Morning Meditations for Monday – Third Week After Easter ~ St Alphonsus Liguori

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Morning Meditation


St. Bernard says the tongue of a detractor is a three¬edged sword. It destroys the reputation of the neighbour; it wounds the souls of those who listen to the detraction; and it kills the soul or the detractor himself by depriving him of Divine grace. If a serpent bite in silence, he is nothing better that backbiteth secretly -(Eccles. x. 11).


To practise fraternal charity in words, you must, above all, abstain from every species of detraction. The talebearer, says the Holy Ghost, shall defile his own soul, and shall be hated by all-(Ecclus. xxi. 31). Yes, he shall be an object of hatred to God and to men, and even to those who for their own amusement applaud and encourage his slanderous language. Even they shall shun him; because they justly fear that as in their presence he has detracted others, so before others he will slander them. St. Jerome says that some who have renounced other vices cannot abstain from this. “They who have abandoned other sins continue to fall into the sin of detraction.” Would to God that even amongst those consecrated to God there were not to be found some whose tongues are so sharp that they cannot speak without wounding the character of a neighbour! God grant that such people may not meet the fate of a certain slanderer, who, according to Thomas Cantimpratensis, died in a fit of rage, and in the act of lacerating his tongue with his teeth. St. Bernard speaks of another sianderer. who attempted to defame the character of St. Malachy; his tongue instantly swelled and became filled with worms. In this miserable state the unhappy man died after seven days.

But how dear to God and to men are those who speak well of all! St Mary Magdalene de Pazzi used to say that if she knew anyone who had never in his whole life spoken ill of a neighbour, she would have him canonised. Be careful, then, never to utter a word that savours of detraction. Above all, be on your guard against every expression that is in the slightest degree apt to injure the character of your Superiors. By speaking ill of them, you would destroy in your companions the spirit of obedience, as you would diminish. respect for their judgment and authority. The sin of detraction is committed, not only by imputing to others what is not true, by exaggerating their defects, or by making known their hidden faults, but also by representing their virtuous actions; as defeetive, or by ascribing them to a bad motive. Is is also detraction to deny the good works of others, or to question their claims to the just praise bestowed upon them. To render their calumnies more credible, some people begin by praise and end with slander. Such a person, they say, has a great deal of talent, but he is proud; he is very generous, but at the same time very vindictive.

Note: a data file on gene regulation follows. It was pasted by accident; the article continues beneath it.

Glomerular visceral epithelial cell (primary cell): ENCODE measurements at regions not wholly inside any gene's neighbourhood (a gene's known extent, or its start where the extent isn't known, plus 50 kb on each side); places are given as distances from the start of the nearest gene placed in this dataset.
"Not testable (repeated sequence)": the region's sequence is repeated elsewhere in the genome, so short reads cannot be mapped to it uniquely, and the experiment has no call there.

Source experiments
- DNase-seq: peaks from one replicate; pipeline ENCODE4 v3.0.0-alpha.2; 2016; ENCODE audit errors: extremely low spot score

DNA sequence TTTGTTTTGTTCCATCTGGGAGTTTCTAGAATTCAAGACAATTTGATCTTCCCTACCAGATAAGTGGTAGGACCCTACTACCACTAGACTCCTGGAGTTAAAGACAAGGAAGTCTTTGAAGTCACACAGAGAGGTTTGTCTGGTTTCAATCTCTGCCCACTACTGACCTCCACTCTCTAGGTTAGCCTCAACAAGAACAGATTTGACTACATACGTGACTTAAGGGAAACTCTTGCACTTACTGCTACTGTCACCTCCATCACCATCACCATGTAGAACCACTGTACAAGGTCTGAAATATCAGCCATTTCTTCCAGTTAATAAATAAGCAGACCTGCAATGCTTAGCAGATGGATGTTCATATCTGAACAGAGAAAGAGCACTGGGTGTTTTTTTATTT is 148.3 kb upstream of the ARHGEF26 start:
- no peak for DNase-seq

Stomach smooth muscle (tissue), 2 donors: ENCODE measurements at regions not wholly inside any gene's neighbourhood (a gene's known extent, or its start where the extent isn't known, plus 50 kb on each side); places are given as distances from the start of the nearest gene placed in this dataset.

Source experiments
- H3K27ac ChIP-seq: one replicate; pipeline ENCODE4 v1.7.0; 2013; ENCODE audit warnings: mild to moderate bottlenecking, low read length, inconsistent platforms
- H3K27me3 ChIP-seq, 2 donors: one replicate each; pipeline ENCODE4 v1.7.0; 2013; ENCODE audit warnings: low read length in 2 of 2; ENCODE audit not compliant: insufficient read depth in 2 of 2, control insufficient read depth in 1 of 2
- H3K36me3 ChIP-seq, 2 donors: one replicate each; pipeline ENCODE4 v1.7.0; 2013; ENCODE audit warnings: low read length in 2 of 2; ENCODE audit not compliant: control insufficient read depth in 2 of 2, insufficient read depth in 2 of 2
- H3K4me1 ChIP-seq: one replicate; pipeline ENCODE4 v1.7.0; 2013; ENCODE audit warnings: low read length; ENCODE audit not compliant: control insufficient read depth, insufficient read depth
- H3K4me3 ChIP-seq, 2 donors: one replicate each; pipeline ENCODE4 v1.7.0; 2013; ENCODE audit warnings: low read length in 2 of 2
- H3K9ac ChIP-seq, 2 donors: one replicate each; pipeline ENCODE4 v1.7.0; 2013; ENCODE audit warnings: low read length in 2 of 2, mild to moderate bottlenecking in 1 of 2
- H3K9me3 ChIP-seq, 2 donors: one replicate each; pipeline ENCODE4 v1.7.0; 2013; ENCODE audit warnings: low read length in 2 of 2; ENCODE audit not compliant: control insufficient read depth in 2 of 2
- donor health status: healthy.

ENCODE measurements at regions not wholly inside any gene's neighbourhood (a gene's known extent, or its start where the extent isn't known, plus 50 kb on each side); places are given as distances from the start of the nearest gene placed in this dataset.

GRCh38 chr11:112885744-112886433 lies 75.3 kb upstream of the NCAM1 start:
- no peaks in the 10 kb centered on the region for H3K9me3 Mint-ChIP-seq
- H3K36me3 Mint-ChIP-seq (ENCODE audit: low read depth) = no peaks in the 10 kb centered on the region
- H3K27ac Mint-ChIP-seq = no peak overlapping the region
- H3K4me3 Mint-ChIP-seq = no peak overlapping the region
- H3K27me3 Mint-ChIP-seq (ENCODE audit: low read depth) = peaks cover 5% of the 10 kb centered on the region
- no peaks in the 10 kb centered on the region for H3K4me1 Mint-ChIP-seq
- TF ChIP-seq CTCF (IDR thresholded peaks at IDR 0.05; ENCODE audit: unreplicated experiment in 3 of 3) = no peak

Ah, my God, look not upon my sins, but upon Jesus, Thy Son, Who has sacrificed His life for my salvation. For Jesus’ sake have pity upon me, and pardon all the offences I have committed against Thee, but especially those I have committed by my want of charity towards my neighbour. Destroy in me, 0 Lord, whatever displeases Thee, and give me a sincere desire to please Thee in all things.


Let it be your care ever to speak well of all. Speak of others as you would wish to be spoken of by others. With regard to the absent, observe the excellent rule of St. Mary Magdalen de Pazzi: “Never to utter in their absence what you would not say in their presence.” And should you ever hear someone speak ill of others, be careful neither to encourage his uncharitableness nor to appear pleased with his language; otherwise you will partake of his guilt. You should either reprove him, or change the subject of conversation, or withdraw, or, at least, pay no attention to him. Hedge in thy ears with thorns, says the Holy Ghost; hear not a wicked tongue -(Ecclus. xxviii. 28). Against detraction, hedge in your ears with thorns, that it may not enter. Whenever, then, you hear a person speak ill of others, it is necessary to show, at least by silence, by your countenance, or by downcast eyes, that you are not pleased with the conversation. Conduct yourself always in such a way that no one will in future dare attack the character of another in your presence. And when it is in your power, charity requires of you to take the part of the person who is detracted. Thy lips are as a scarlet lace-(Cant. iv. 3). My spouse, says the Lord, I will have thy lips as a scarlet lace; that is, according to the explanation of St. Gregory of Nyssa, your words must be full of charity, so as to cover as much as possible the defects of others, or at least to excuse their intention, if their actions be inexcusable. “Excuse the intention,” says St. Bernard, “if you cannot excuse the act.” The Abbot Constabile, as Surius relates, was called “The covering of his brethren.” For this holy monk, as often as he heard anyone speak of the defects of others, sought to cover and excuse them. Such, too, was the practice of St. Teresa. Of her her Religious used to say that in her presence their character was secure, because she would defend them.

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